The All-In Livestock Barn

Monoslope barns offer new ‘slant’ on raising cattle.

By Des Keller | Photos By Christy Couch Lee

One of the biggest reasons the Gronewold family of Carthage, Illinois, has been able to add son, Ashton, and son-in-law, Evan Davidson, to their operation is the addition of a monoslope cattle barn. The building and the 150 animals it shelters have generated more income without the expense of having to purchase or rent additional pasture.

As the name implies, a monoslope barn has only one slope to its roof.

The monoslope, to some extent, functions in similar fashion to confinement facilities for pigs or poultry. The idea is the animals are more efficiently fed, eat better, are healthier, less stressed and better protected from the elements in a shelter. The monoslope differs from pig or poultry facilities in that it is really a slanted roof with sides partially or completely open to facilitate ventilation and reduce the impact of weather on the herd.

“We love it,” says Ashton of the 100-foot-wide and 252-foot-long facility with three separate pens. “For one thing, fly control is easier. The wind sweeps through the barn pushing flies away—and we know all the animals are getting fly-control medication via their mineral rations.” In large pastures, it isn’t certain that every animal is getting to the minerals.

Feed is portioned into bunks on either side of the barn, rather than dumped on the ground, where it can be trampled and wasted. With the animals under roof, manure stays dry and out of the sun—two factors that otherwise contribute greatly to odor. The manure is mixed with chopped corn stalks and spread on the farm’s fields as fertilizer.

“The manure is a huge benefit,” says Gronewold family patriarch, Merlin. “We didn’t necessarily calculate the manure as an income source in planning for the monoslope barn … given its fertilizer value, but that’s what it essentially is.” For example, one 8-acre hayfield that only produced 10 bales previously yielded 56 bales following fertilization with the corn stalk-cattle manure mix, he says.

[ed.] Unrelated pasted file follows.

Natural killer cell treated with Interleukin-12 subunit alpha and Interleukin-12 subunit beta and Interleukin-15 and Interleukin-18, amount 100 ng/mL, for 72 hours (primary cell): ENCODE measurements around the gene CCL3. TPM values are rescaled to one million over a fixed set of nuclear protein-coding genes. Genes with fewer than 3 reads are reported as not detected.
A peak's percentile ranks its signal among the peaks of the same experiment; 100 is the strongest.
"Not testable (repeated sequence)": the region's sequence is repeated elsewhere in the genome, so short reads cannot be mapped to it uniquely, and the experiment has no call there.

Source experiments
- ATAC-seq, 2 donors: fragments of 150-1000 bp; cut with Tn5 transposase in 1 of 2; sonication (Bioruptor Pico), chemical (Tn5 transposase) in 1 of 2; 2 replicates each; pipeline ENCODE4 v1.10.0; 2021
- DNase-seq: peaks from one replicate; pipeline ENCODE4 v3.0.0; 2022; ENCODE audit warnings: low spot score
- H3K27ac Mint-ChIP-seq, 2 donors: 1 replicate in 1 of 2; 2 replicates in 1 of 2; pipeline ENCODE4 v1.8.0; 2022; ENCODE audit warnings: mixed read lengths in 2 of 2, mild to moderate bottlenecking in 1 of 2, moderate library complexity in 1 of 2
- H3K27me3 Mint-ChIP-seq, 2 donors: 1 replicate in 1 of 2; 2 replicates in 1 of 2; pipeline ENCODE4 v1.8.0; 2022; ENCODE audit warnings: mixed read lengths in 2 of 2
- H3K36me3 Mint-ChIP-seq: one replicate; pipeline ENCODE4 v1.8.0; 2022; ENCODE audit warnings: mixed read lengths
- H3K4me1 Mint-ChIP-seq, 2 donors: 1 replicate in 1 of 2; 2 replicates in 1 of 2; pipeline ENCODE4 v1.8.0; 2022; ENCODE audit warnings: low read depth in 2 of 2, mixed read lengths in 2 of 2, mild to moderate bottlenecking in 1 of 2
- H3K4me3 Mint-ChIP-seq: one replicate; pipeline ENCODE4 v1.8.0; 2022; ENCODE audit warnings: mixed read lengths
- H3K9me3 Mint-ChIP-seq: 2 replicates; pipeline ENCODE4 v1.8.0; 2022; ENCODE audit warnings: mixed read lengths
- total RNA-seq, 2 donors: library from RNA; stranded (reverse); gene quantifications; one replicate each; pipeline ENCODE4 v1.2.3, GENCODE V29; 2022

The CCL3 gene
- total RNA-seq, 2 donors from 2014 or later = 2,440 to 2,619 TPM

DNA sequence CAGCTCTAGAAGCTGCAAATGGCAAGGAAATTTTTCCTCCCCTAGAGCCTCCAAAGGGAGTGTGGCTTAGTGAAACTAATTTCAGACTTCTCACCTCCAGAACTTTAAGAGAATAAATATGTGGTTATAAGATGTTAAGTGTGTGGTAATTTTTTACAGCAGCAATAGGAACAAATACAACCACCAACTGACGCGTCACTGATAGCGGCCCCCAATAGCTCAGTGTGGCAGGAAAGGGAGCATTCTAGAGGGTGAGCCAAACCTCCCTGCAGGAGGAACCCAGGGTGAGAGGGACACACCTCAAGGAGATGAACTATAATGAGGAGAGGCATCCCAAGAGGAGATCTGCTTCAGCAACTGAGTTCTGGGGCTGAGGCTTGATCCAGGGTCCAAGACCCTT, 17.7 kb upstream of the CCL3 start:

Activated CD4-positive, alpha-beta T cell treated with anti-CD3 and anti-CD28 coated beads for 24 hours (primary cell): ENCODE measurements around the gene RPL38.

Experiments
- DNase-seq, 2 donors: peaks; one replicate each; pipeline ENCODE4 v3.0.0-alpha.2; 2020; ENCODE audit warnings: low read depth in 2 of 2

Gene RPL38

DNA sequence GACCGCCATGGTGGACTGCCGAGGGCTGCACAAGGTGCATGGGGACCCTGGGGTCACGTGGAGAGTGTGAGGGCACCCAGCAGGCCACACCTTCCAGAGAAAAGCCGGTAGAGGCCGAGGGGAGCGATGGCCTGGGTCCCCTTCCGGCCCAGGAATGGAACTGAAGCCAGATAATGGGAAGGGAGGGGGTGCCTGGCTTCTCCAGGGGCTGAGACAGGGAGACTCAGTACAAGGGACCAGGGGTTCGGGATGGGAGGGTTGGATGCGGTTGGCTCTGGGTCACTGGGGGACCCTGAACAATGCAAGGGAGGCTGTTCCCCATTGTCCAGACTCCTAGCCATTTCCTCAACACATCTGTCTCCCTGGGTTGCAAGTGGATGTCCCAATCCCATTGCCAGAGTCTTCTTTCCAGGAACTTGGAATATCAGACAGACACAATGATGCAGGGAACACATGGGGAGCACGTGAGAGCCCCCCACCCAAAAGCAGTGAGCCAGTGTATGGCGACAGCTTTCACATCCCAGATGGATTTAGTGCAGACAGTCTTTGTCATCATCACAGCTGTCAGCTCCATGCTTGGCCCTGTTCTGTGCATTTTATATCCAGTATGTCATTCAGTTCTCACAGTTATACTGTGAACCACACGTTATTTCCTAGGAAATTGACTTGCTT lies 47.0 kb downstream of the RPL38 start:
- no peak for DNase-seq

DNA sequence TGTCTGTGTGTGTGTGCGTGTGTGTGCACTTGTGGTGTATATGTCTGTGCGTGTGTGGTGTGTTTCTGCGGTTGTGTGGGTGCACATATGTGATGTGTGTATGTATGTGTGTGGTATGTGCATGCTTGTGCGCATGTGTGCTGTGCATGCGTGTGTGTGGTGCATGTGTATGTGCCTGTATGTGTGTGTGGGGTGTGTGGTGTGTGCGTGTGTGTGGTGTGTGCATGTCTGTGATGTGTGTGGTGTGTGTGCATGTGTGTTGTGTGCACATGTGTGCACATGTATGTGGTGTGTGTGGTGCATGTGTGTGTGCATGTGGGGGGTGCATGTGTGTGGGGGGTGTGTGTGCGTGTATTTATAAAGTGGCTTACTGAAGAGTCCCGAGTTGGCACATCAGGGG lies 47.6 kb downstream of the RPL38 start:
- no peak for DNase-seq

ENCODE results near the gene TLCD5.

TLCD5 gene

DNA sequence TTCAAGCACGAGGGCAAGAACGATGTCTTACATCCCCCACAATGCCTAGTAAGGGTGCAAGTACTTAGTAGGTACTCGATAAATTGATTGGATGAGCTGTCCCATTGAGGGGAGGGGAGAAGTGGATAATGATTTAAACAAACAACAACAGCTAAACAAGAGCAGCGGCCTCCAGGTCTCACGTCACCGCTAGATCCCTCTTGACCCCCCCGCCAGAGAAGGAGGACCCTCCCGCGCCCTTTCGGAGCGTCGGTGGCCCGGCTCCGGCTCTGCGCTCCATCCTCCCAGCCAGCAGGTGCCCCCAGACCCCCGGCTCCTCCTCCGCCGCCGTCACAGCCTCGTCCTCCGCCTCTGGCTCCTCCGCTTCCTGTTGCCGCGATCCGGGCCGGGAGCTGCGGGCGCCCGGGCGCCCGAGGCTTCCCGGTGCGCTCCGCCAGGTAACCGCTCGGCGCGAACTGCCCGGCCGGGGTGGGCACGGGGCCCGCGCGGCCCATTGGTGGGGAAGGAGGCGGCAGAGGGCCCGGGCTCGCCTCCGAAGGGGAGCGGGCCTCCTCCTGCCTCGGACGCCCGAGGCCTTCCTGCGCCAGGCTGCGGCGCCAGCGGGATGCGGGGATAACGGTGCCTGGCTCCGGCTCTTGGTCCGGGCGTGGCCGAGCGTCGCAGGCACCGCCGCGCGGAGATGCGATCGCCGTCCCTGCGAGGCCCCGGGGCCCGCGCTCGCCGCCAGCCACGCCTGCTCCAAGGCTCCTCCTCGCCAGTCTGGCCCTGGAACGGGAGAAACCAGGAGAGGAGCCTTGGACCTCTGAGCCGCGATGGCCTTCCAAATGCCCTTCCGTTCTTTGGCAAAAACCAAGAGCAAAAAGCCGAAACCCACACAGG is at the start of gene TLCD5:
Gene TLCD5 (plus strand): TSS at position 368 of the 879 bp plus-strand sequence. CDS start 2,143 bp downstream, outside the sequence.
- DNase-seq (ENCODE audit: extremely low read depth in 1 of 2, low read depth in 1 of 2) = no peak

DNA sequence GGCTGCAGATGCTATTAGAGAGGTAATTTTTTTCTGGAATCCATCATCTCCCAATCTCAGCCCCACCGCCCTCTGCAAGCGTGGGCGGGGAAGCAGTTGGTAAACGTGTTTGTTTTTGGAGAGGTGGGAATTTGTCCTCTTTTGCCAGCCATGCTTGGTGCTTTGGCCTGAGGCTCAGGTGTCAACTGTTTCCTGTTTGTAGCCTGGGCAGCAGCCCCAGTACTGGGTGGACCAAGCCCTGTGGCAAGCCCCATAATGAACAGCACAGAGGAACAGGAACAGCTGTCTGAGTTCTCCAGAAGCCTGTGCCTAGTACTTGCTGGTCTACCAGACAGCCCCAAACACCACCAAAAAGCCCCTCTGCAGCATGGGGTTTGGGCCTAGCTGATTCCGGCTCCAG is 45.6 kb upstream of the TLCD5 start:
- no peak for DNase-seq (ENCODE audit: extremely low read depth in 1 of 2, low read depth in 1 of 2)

Ashton Gronewold, Merlin Gronewold and Evan Davidson.

There also is also a lot to be said for being able to check on a large number of cattle all at once, rather than driving around acres of pasture in the dark. “I can turn on the light at 10 p.m. and check on 150 cows,” Merlin explains. “We pick up on sicknesses right away. The animals are calving under one roof, so I don’t have calves in the bottom of ditches or in a creek.”

Roughly half of the Gronewold herd spends 5 to 6 months under the monoslope, from breeding through calving. Eventually, the mommas and calves are turned out to pasture, and the other half of the herd is brought into the shelter for calving season. Davidson handles the bulk of the cattle chores during the week, while the Gronewolds have weekend duty.

“We still have to be there to bring the feed to the animals,” Ashton says, “but that effort is still cheaper and a more viable option than buying pastureland at $3,500-$5,000 per acre.”